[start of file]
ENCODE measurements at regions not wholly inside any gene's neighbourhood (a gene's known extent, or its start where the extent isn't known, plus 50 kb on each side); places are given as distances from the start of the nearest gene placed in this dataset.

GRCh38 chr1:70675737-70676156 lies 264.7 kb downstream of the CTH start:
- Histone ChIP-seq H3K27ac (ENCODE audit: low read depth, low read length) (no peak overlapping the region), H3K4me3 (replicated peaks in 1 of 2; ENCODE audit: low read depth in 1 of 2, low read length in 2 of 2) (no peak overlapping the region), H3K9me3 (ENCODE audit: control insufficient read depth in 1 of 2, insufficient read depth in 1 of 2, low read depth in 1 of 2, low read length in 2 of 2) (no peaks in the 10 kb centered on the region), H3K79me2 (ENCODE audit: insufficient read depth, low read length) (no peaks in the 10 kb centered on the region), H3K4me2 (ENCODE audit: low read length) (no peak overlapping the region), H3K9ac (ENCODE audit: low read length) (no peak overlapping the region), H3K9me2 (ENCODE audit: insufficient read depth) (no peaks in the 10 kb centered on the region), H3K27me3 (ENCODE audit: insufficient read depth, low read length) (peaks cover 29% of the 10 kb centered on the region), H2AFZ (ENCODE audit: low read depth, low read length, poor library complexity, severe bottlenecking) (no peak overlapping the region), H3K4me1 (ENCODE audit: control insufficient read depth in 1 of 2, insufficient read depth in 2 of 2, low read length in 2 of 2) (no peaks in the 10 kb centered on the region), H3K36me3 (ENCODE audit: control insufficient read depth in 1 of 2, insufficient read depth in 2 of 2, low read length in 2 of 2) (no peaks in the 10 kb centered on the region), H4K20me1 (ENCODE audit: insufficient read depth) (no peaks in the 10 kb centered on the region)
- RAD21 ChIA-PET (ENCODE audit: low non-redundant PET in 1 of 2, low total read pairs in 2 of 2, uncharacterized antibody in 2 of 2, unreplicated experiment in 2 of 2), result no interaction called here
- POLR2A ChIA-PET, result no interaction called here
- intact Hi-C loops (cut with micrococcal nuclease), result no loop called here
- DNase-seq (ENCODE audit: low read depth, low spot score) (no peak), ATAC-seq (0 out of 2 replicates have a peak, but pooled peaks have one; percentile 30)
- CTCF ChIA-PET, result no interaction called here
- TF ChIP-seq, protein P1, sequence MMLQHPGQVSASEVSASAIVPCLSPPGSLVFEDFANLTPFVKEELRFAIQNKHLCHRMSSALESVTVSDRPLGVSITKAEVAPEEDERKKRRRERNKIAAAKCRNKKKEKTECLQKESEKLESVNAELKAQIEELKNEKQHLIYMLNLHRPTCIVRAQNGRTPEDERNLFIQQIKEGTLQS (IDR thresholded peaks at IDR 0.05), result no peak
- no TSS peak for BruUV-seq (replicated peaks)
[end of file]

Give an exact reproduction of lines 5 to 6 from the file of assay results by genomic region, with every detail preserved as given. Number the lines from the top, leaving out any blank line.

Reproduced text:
- POLR2A ChIA-PET, result no interaction called here
- intact Hi-C loops (cut with micrococcal nuclease), result no loop called here